Kelton says: balance the economy, not the budget. The fiscal deficit is not nearly as critical as the welfare deficit, the healthcare deficit, the education deficit, the infrastructure deficit…. Medicare for all would not bankrupt the country, it would free up trillions to be spent on other things, saving many individuals from personal bankruptcy and others from death. It would boost the economy.

There is risk in spending more freely. The biggest risk is inflation. The economy must be monitored to ensure the spending doesn’t exceed the country’s capacity to produce. That would create an inflationary spiral, cheapening the currency and causing interest rates to rise. 

So leaving the spending part in the hands of the politicians is not viable. Kelton calls for an automated response, like unemployment insurance, which expands in hard times and contracts in good times, without interference from Capitol Hill. She prescribes a guaranteed federal job. Anyone who wants a job could work for the government at a livable wage, with benefits. This allows them to keep looking for other work while gainfully employed, a huge advantage. It lets the government build out infrastructure, community works, hospitals – anything that needs people power. And it keeps everyone employed. Because one of the more idiotic aspects of they way things run now is the NEED for unemployed people. 

The Fed maintains there is a natural level of unemployment which varies with inflation. In order to maintain proper inflation, the Fed wants to see a certain percentage unemployed. So America has never had real full employment, because it thinks that is bad. Some Americans need to suffer if the country is to prosper, is their modus operandum. Kelton says an “automatic stabilizer” of a guaranteed federal job will do far more for the economy and keep it going right, producing at full capacity.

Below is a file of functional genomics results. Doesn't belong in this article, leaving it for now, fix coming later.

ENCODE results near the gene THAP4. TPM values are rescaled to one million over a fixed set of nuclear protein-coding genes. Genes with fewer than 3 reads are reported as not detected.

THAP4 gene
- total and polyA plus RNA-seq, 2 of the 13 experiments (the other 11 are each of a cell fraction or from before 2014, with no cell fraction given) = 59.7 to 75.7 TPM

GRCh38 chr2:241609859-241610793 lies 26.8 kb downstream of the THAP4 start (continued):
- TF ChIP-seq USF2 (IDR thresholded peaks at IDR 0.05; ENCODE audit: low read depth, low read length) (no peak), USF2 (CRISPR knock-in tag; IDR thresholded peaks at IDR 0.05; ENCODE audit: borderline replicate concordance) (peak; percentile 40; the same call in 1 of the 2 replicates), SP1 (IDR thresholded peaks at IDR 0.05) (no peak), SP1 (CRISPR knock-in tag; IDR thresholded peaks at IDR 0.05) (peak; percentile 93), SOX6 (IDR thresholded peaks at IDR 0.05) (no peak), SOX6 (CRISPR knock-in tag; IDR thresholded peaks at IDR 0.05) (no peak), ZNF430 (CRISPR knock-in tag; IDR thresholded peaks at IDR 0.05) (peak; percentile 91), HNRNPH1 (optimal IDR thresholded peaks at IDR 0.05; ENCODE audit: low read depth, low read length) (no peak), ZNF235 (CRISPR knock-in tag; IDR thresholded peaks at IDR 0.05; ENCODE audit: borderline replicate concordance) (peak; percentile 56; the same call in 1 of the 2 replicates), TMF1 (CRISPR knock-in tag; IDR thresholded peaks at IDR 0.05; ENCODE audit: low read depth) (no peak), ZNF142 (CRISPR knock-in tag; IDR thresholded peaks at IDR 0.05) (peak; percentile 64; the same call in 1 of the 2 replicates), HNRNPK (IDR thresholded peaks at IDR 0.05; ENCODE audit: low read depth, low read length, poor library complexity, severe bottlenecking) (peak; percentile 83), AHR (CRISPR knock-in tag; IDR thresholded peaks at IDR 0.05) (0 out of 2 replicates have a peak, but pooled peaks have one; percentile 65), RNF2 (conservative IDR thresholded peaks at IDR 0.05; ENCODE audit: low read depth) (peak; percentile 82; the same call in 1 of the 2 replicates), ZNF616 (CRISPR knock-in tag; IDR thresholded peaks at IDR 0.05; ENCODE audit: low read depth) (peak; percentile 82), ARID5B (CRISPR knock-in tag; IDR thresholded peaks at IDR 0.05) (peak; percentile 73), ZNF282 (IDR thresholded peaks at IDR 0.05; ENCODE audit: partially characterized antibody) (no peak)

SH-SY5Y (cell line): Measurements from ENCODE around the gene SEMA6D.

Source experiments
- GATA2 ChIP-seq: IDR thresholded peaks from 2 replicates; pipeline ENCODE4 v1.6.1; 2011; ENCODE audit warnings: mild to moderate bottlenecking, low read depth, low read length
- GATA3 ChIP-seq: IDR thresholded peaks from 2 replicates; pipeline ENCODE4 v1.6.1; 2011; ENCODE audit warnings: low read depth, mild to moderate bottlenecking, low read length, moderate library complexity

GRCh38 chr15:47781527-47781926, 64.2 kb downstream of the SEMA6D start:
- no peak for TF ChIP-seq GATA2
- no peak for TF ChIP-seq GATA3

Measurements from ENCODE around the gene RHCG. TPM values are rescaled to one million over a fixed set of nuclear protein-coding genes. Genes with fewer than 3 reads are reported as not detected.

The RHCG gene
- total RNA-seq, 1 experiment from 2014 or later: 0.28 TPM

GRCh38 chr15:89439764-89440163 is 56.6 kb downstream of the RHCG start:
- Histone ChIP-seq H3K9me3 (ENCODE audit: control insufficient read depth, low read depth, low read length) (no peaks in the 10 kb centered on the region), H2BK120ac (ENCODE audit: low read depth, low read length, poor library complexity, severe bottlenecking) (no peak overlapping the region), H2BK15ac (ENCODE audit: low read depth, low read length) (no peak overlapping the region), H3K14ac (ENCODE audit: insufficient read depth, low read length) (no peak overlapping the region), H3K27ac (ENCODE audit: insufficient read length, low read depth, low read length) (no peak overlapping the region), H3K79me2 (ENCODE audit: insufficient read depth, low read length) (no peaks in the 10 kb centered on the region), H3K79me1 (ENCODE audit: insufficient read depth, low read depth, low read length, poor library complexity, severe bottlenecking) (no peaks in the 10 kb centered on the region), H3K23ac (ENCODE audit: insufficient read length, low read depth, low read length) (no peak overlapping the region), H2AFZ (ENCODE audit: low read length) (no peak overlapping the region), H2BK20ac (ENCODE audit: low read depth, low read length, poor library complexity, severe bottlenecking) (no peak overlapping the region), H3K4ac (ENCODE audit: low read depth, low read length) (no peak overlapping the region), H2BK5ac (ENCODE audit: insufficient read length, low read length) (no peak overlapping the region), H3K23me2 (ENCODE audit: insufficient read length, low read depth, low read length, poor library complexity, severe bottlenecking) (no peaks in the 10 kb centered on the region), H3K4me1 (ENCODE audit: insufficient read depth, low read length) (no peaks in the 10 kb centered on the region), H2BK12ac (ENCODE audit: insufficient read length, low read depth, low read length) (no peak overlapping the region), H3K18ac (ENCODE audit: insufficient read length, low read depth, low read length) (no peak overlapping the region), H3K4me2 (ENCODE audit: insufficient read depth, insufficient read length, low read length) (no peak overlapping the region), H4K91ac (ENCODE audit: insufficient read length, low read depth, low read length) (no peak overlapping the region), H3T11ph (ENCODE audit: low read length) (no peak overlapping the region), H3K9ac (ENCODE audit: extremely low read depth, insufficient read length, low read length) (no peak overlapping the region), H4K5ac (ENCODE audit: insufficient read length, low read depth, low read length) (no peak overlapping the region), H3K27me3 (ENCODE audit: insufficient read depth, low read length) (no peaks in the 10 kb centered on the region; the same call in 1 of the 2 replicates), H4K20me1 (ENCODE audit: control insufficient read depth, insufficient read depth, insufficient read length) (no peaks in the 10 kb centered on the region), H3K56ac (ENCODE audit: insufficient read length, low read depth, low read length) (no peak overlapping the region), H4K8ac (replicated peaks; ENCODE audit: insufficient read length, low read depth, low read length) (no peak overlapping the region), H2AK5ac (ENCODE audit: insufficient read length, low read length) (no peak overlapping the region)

I was surprised she didn’t go farther and discuss a universal basic income, which has not only shown to stimulate business and lower poverty, but is also profitable to the government because all the entitlement programs would go away, with all of their applications, interviews, investigations, denials, prosecutions, appeals and bureaucracies. Maybe next book.

The USA will stay mired in the doom and gloom of the current recession only because its leaders want to, not because it has to. There should be some advantage to being an American, and not have to suffer to the same extent as countries that don’t have powerful currencies. Expanding the budget deficit costs nothing and grows the economy positively.  For all the decades of crying that deficits hamstring our children, no one is suffering from the record of deficits of World War II or Vietnam or the Reagan ballooning. The truth is federal deficits are not only good, they are important tools, and yet, we fight to avoid them.

I can’t imagine a more exquisitely timed book. Just when the coronavirus pandemic has destroyed much of the economy, as unemployment soars, millions are behind on rent or mortgages, the government is fumbling around with squirts of help here and there, and mostly for giant corporations (again). Now is clearly the time for MMT to shine. A universal basic income will clearly not only not hurt the economy, it will demonstrably rev it up. A guaranteed federal job would do the same for working age Americans. Not using this no-cost advantage is criminal.

The Deficit Myth is about the most hopeful book you can read right now. The more people who understand this, the sooner America can regain its world-beating stature.

David Wineberg
Was this review helpful?
I'm not an economist, or even someone who is savvy about the topic of deficits.  One thing I have learned over the years is that conservative politicians rail about the deficit  - but only when the other side (Democrats, Liberals, etc.)  hold the reins of government.  Do a little research and find out for yourself which side usually runs up the deficit. The author is clearly a proponent of MMT, and she knows the subject well, making this book a must read for an introduction to the topic.
Was this review helpful?